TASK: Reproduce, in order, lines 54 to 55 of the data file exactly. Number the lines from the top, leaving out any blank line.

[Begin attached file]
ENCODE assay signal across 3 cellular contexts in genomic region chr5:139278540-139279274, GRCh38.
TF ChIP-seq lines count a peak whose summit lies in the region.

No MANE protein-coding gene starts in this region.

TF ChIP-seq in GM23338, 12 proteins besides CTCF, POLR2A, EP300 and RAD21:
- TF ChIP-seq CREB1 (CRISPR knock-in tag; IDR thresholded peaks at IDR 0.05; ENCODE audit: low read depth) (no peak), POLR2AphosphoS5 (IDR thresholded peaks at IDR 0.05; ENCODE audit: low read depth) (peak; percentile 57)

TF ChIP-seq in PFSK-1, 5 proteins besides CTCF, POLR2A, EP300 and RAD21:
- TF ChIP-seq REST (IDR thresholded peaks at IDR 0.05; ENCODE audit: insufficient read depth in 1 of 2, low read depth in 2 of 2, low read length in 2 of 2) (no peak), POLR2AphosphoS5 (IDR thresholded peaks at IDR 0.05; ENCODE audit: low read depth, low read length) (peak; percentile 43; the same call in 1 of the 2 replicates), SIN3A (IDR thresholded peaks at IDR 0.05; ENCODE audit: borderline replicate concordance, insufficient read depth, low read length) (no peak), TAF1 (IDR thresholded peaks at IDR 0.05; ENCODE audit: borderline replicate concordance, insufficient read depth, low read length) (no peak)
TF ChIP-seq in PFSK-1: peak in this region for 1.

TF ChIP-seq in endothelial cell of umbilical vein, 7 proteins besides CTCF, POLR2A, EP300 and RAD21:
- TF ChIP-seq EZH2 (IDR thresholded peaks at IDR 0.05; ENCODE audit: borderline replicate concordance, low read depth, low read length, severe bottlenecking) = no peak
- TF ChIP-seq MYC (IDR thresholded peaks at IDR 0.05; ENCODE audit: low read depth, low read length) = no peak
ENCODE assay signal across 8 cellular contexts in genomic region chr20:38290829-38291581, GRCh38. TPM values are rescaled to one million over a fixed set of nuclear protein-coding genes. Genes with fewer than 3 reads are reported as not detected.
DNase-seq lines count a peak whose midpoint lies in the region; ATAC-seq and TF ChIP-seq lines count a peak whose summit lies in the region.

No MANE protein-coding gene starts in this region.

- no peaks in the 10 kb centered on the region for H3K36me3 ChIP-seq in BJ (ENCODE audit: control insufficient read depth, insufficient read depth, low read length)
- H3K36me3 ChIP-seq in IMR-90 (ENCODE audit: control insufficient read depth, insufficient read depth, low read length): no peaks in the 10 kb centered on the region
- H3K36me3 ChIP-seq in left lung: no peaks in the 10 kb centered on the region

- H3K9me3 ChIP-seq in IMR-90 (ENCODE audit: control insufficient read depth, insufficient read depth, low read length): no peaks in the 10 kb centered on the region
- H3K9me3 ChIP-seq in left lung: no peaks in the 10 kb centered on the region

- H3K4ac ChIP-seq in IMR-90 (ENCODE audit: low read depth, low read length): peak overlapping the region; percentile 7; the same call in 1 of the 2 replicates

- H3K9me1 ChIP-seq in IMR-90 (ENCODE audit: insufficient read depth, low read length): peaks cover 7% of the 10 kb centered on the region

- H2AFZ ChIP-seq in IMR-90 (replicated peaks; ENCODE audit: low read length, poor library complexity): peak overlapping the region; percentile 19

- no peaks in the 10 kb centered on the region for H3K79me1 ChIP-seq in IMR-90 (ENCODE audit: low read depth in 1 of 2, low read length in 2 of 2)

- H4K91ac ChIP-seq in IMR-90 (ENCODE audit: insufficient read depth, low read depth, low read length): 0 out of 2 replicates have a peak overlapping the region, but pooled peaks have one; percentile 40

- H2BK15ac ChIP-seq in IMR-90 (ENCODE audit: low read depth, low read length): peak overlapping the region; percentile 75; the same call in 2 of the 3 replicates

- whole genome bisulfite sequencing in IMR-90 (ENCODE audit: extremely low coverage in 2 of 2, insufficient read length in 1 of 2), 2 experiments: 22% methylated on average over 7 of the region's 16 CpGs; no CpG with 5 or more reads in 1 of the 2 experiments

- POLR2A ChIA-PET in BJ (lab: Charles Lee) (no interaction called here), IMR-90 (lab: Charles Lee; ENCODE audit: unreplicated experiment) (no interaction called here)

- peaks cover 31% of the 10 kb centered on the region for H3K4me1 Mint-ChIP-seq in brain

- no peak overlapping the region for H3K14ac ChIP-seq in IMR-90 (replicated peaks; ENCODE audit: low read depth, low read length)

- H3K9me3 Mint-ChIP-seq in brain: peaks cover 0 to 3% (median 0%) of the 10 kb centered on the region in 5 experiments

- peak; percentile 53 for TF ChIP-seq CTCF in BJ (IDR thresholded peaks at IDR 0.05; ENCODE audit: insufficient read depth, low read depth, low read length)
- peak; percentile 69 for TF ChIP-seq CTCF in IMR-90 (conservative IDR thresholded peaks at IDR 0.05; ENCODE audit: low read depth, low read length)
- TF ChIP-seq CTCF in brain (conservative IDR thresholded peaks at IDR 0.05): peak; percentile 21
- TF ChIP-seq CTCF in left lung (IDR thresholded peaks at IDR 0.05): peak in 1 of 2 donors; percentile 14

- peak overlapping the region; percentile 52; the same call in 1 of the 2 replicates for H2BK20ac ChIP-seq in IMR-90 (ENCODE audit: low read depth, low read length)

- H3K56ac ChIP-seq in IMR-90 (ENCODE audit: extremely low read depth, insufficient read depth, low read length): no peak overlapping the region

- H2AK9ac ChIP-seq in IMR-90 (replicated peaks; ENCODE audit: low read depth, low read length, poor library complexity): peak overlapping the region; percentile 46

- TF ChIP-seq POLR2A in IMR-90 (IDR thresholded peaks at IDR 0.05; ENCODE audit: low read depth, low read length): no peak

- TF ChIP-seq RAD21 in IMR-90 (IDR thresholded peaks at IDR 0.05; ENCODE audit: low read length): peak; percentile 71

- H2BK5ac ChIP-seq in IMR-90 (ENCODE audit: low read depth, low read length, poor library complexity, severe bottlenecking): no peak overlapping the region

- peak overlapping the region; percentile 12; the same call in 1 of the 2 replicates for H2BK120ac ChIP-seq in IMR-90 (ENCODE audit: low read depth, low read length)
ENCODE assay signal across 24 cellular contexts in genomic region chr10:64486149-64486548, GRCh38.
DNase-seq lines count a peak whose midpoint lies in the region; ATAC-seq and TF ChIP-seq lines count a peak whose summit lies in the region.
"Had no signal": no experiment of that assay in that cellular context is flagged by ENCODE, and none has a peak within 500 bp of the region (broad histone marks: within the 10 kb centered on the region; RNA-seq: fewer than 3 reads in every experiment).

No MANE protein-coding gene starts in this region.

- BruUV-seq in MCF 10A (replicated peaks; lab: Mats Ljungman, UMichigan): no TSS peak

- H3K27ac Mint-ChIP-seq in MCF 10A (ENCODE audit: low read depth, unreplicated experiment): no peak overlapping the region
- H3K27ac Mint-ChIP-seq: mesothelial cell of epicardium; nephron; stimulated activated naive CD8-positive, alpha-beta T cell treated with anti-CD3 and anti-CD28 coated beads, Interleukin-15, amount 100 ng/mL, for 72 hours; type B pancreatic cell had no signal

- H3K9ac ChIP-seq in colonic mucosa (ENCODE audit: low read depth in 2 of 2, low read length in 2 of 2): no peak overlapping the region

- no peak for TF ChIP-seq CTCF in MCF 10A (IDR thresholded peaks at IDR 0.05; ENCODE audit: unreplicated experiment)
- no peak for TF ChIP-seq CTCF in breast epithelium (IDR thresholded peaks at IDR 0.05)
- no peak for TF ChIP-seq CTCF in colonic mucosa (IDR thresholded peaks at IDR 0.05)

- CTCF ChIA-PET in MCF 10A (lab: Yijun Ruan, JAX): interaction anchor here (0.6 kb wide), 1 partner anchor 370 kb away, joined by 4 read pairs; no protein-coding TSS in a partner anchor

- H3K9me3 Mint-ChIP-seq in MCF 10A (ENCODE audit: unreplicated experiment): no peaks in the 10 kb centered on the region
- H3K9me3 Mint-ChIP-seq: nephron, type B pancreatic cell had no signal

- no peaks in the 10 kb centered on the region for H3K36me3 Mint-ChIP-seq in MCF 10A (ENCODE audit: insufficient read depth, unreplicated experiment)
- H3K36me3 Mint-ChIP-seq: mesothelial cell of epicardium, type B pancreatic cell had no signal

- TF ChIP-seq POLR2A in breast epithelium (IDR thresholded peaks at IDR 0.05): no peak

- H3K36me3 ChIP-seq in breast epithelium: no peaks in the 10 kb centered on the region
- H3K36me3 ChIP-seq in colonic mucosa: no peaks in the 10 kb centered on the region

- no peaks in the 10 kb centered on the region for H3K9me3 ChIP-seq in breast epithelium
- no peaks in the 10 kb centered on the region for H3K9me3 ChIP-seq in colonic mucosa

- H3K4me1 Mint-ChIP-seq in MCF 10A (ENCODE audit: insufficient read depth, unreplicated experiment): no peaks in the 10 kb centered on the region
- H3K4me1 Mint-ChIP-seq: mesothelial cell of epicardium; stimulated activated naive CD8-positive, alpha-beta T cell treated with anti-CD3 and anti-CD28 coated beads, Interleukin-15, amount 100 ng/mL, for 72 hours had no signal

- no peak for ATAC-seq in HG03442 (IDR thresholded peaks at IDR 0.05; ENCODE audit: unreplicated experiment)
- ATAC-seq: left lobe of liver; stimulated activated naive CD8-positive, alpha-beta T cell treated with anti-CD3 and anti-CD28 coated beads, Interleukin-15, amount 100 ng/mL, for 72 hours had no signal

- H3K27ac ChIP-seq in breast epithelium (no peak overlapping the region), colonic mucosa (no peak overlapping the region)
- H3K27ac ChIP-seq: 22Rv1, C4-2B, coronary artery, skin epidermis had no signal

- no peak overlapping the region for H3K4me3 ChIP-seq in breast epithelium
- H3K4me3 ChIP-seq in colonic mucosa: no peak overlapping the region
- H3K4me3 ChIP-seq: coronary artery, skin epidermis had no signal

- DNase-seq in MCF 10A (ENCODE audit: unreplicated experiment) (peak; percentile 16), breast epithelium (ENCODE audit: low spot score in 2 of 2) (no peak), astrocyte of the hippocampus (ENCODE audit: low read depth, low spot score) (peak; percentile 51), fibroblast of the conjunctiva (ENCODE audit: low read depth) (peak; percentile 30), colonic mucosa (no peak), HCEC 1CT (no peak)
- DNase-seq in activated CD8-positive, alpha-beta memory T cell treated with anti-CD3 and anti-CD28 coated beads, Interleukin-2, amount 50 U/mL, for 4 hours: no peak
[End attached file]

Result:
- H3K9me3 Mint-ChIP-seq in MCF 10A (ENCODE audit: unreplicated experiment): no peaks in the 10 kb centered on the region
- H3K9me3 Mint-ChIP-seq: nephron, type B pancreatic cell had no signal